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Open Access Research article

Puromycin-based vectors promote a ROS-dependent recruitment of PML to nuclear inclusions enriched with HSP70 and Proteasomes

Diarmuid M Moran, Hong Shen and Carl G Maki*

Author Affiliations

Department of Radiation and Cellular Oncology, University of Chicago, Chicago, Illinois, USA

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BMC Cell Biology 2009, 10:32  doi:10.1186/1471-2121-10-32

Published: 1 May 2009

Abstract

Background

Promyelocytic Leukemia (PML) protein can interact with a multitude of cellular factors and has been implicated in the regulation of various processes, including protein sequestration, cell cycle regulation and DNA damage responses. Previous studies reported that misfolded proteins or proteins containing polyglutamine tracts form aggregates with PML, chaperones, and components of the proteasome, supporting a role for PML in misfolded protein degradation.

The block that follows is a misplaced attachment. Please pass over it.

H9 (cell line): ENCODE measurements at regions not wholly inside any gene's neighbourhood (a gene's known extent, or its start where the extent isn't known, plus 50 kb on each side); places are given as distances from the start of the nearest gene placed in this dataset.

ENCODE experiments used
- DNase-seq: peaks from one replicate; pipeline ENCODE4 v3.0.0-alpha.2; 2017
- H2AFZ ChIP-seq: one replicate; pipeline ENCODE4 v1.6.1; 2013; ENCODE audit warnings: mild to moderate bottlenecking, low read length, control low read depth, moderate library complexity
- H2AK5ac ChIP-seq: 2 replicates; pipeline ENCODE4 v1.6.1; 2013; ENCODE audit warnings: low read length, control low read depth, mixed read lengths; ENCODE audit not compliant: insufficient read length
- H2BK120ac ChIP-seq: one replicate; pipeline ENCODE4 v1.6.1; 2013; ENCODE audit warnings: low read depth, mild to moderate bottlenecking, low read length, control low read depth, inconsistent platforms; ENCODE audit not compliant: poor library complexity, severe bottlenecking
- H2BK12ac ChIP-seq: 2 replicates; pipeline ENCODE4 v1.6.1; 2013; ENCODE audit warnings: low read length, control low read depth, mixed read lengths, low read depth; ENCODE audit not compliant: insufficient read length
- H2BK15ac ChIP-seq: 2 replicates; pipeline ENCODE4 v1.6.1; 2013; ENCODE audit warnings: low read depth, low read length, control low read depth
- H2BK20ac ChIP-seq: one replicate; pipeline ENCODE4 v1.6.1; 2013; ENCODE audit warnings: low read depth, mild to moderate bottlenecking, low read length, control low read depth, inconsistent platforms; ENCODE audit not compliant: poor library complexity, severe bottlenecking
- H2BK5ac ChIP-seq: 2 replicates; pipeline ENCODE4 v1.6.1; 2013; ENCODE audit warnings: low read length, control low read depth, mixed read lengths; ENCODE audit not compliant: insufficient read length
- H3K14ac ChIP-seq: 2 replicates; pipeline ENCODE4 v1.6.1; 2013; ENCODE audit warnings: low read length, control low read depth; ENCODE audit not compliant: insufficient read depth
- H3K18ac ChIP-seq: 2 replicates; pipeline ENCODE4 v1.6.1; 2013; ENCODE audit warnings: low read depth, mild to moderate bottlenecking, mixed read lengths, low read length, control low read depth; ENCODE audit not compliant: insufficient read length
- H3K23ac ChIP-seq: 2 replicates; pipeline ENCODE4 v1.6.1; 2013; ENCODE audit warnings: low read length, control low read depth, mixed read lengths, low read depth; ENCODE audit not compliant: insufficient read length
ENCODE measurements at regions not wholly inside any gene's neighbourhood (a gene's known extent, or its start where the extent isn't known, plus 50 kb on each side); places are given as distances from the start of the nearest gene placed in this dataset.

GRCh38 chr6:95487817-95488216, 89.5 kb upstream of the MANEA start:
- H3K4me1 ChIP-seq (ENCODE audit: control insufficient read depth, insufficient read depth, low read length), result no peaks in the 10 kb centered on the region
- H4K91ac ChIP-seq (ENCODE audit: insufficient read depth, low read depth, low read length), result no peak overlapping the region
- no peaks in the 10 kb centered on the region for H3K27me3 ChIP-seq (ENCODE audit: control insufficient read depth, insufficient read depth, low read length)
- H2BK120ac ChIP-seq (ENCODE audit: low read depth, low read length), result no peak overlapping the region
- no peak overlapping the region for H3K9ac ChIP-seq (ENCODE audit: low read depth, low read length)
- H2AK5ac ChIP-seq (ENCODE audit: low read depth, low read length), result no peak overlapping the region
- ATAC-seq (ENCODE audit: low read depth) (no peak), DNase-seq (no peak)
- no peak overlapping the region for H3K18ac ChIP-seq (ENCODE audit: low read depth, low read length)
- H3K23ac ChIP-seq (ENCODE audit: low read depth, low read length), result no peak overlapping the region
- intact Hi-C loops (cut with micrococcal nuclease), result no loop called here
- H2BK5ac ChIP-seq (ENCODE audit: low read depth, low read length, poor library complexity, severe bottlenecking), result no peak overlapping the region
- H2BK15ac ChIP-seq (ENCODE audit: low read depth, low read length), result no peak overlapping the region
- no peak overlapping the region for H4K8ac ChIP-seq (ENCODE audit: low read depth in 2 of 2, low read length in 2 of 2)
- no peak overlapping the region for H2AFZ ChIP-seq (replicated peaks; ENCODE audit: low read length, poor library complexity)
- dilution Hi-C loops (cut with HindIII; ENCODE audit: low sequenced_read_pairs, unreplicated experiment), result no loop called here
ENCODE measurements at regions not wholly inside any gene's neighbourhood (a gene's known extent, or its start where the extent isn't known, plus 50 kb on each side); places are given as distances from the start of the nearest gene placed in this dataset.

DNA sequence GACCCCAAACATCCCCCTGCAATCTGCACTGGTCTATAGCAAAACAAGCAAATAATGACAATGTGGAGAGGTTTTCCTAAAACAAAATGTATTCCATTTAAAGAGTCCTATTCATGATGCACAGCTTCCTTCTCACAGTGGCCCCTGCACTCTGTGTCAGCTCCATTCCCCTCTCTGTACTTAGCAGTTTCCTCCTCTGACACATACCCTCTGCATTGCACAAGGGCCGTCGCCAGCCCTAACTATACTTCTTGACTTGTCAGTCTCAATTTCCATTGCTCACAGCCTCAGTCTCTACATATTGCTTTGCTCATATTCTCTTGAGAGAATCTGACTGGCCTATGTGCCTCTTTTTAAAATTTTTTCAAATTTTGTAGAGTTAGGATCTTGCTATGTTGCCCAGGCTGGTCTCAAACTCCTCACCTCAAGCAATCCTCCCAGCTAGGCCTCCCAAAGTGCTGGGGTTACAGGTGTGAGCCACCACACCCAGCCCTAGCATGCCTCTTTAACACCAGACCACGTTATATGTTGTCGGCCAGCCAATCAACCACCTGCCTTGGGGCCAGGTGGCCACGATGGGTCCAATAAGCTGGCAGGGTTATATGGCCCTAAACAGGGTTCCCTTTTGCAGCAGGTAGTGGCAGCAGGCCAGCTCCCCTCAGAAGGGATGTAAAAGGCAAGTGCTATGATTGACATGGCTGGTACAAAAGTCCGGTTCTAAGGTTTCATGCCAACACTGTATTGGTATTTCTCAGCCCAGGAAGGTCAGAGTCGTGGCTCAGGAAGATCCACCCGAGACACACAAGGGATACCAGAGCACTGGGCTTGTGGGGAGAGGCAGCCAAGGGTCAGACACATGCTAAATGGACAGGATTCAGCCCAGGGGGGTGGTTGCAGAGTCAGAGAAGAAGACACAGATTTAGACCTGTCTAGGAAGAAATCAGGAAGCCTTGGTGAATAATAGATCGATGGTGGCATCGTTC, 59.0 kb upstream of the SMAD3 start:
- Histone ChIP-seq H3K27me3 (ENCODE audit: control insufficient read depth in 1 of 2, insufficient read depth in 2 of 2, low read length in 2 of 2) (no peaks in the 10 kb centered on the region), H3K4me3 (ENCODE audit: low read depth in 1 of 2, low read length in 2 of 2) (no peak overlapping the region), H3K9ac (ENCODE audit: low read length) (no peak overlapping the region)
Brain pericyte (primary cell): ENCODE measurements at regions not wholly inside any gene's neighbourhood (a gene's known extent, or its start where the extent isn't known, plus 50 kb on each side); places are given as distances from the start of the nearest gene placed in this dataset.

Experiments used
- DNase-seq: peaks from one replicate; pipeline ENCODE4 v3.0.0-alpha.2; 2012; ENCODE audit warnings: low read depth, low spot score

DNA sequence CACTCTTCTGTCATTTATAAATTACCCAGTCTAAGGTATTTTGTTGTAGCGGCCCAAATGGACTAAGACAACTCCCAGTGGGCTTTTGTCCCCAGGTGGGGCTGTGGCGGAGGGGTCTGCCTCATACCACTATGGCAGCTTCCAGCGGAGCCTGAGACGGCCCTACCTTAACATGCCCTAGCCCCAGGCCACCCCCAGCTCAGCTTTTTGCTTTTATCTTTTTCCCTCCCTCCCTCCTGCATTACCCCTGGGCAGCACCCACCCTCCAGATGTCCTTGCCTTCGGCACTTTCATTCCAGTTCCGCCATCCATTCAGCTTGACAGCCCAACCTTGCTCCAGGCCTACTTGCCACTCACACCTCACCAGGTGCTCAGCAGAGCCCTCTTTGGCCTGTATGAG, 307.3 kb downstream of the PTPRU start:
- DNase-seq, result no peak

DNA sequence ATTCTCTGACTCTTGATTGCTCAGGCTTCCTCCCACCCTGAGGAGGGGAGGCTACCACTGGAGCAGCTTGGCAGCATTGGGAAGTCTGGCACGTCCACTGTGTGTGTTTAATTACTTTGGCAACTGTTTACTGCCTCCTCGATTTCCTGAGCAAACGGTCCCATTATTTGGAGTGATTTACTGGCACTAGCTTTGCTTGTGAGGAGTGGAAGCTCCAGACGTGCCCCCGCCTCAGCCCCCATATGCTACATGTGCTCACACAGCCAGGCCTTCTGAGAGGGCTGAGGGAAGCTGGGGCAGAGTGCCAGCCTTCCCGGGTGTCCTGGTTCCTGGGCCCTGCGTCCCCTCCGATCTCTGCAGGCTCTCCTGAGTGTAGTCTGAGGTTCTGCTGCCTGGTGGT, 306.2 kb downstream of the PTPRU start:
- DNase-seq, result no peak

Results

In the current study, we have identified a reactive oxygen species (ROS) dependent aggregation of PML, small ubiquitin-like modifier 1 (SUMO-1), heat shock protein 70 (HSP70) and 20S proteasomes in human cell lines that have been transiently transfected with vectors expressing the puromycin resistance gene, puromycin n-acetyl transferase (pac). Immunofluorescent studies demonstrated that PML, SUMO-1, HSP70 and 20S proteasomes aggregated to form nuclear inclusions in multiple cell lines transfected with vectors expressing puromycin (puro) resistance in regions distinct from nucleoli. This effect does not occur in cells transfected with identical vectors expressing other antibiotic resistance genes or with vectors from which the pac sequence has been deleted. Furthermore, ROS scavengers were shown to ablate the effect of puro vectors on protein aggregation in transfected cells demonstrating a dependency of this effect on the redox state of transfected cells.

Conclusion

Taken together we propose that puromycin vectors may elicit an unexpected misfolded protein response, associated with the formation of nuclear aggresome like structures in human cell lines. This effect has broad implications for cellular behavior and experimental design.